Economic leader says south suburban airport needed
By Cindy Wojdyla Cain email@example.com May 10, 2012 8:21PM
Will County Center for Economic Development CEO and President John Greuling
Updated: June 12, 2012 8:17AM
MOKENA — John Greuling has a message for the mayors of Chicago, Rockford and Gary.
“Why don’t we sit down and talk about regional aviation services for the next 50 years in the Chicago area and try and understand what the role of a south suburban airport could play?”
Greuling, president and CEO of the Will County Center for Economic Development, made his comment on Thursday after he touched on the airport topic during an early-morning CED event called “Growing Will County: Projects of Regional and National Significance” at DiNolfo’s Banquets.
Recently, Chicago Mayor Rahm Emanuel said a south suburban airport wouldn’t be necessary if O’Hare International Airport gets another runway, as he has proposed.
Also, Mike Dunn, director of Rockford International Airport wrote a letter to the editor to a Chicago newspaper saying airports in Chicago, Gary and Rockford could handle future air traffic. United Continental Holdings Inc. CEO Jeff Smisek also weighed in saying the south suburban airport was not needed.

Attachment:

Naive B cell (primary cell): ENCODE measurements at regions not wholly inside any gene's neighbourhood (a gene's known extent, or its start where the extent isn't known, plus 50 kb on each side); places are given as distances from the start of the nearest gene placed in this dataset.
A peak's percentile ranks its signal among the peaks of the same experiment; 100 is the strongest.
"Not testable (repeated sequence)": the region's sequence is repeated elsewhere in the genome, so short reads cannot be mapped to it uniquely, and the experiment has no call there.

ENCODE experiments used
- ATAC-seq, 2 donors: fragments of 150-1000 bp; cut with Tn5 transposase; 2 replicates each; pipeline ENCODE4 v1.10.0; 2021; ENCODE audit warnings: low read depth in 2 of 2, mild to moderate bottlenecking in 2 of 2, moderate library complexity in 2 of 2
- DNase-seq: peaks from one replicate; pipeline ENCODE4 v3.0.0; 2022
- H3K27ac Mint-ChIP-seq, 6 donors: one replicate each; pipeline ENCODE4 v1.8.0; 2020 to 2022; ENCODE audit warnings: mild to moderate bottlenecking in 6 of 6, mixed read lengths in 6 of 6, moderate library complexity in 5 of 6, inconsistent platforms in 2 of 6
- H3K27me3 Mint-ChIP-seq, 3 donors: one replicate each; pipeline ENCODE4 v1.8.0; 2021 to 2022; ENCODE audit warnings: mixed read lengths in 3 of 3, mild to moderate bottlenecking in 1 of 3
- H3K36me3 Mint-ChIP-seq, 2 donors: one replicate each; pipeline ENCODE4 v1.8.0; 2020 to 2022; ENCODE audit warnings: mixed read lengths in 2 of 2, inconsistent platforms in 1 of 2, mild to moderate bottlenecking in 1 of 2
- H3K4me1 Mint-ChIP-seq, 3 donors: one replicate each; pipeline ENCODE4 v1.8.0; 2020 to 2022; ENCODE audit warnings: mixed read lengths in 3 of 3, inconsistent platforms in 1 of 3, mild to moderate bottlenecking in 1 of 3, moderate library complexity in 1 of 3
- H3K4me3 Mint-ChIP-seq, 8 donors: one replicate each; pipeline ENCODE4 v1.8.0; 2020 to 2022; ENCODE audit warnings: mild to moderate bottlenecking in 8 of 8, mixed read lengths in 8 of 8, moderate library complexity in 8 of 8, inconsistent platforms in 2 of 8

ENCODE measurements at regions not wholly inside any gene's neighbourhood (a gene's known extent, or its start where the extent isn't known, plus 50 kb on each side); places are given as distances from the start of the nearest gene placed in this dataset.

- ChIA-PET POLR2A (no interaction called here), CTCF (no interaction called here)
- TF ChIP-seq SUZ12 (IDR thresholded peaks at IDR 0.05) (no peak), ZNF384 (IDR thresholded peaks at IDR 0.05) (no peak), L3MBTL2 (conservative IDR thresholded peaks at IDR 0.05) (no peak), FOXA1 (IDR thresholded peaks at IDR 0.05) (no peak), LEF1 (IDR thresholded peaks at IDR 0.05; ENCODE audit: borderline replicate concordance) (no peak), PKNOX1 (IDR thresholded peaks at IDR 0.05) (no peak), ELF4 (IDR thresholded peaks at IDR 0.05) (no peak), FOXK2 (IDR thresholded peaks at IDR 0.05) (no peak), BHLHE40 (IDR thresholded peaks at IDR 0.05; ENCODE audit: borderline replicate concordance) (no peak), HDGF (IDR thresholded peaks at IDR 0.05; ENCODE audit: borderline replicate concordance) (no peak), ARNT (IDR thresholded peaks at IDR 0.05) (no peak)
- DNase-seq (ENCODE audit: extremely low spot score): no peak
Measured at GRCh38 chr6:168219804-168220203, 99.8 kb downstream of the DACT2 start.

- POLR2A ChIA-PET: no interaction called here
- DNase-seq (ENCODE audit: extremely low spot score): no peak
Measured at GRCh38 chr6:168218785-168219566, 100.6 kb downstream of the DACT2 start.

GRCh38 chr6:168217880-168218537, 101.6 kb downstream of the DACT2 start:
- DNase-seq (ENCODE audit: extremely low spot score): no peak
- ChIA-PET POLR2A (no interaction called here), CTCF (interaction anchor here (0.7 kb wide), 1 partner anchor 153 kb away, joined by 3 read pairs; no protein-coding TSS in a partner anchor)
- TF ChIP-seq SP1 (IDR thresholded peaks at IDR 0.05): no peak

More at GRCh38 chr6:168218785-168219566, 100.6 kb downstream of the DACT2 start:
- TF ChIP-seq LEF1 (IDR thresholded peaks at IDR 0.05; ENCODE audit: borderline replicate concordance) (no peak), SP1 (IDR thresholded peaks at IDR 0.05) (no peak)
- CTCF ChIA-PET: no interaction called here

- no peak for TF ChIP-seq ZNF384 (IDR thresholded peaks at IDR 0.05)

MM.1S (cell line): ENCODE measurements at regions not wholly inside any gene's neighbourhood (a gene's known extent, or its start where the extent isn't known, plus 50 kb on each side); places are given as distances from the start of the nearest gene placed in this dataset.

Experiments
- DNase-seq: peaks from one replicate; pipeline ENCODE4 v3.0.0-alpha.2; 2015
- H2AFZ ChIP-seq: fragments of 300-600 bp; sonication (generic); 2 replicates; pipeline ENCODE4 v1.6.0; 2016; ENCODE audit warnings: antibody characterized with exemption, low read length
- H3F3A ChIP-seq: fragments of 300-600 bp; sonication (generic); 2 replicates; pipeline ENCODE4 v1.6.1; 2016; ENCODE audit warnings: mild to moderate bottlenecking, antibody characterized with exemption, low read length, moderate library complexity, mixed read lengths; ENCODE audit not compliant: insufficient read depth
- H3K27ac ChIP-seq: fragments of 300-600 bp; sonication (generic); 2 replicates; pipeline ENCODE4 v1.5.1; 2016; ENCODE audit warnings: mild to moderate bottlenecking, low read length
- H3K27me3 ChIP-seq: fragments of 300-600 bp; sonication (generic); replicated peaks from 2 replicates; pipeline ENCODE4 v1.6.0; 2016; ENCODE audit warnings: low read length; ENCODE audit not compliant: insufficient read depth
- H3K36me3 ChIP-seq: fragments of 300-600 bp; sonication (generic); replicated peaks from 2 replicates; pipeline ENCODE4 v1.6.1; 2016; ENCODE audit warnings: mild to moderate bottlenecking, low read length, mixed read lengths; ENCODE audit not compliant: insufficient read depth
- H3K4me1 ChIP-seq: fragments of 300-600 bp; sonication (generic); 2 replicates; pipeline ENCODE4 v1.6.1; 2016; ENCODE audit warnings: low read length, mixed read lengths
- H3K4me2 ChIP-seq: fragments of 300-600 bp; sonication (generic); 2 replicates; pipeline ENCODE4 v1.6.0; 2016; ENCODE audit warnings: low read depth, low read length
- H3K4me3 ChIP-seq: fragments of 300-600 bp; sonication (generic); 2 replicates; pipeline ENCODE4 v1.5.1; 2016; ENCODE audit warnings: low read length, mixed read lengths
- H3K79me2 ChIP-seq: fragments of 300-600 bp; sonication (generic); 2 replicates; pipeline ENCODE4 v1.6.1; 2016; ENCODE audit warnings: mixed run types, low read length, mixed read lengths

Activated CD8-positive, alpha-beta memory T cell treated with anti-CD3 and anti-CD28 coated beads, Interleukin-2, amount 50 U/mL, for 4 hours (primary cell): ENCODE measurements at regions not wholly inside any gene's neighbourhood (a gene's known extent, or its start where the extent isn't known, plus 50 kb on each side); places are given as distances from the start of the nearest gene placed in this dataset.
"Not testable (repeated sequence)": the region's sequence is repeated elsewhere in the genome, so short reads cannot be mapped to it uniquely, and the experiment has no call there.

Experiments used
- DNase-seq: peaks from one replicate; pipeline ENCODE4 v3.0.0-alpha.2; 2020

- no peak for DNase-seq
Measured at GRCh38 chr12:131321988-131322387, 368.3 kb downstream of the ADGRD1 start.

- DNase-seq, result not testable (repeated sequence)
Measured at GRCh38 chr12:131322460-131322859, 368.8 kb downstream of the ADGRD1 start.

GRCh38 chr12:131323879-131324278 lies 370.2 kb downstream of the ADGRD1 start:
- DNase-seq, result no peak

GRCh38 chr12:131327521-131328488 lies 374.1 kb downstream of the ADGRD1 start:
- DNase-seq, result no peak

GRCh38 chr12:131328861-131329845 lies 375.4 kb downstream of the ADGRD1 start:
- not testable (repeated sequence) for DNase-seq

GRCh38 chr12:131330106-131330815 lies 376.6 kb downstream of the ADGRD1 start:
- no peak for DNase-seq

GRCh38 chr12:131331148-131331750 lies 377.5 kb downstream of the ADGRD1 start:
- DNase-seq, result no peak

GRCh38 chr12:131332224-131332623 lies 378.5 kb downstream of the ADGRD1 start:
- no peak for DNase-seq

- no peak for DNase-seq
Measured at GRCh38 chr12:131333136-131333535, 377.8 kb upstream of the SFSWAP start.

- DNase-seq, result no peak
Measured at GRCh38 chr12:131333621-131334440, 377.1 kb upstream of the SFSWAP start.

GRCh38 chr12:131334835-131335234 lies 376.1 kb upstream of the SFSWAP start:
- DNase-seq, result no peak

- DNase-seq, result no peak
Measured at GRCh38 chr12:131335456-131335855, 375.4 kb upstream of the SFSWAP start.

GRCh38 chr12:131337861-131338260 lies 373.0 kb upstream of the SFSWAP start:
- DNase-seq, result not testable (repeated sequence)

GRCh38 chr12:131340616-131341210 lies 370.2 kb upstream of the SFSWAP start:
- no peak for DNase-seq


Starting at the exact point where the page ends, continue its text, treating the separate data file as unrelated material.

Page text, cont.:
But Greuling said there is enough of a customer base in the south suburban airport region to justify the project.
“We’re not stupid, thinking we’re going to steal traffic from O’Hare,” Greuling said. “That was never our thought.”
The south suburban airport area has a huge population of its own, he said.
“What’s wrong with that market?”
Greuling said some kind of point-to-point passenger service or cargo operation could be operating out of the proposed south suburban airport in five to 10 years. So far the state has spent $34 million to purchase 2,471 acres of land for the project, but the FAA hasn’t given the airport final approval and no governance plan has been adopted.
Also Thursday, Greuling discussed the Illiana Expressway planning process. Recently, a preferred route was chosen for the road, which would stretch from Interstate 65 in Indiana to Interstate 55 in Will County.
However, some officials in eastern Will County and south suburban cities would like a more northerly route because it would be beneficial to their towns, Greuling said. So the more costly option is being looked at again, and it’s all part of the process, he added.
“To say that politics is not going to play a role in the selection of this corridor is very naive,” he said.
For the CED’s full report, visit www.willcountyced.com.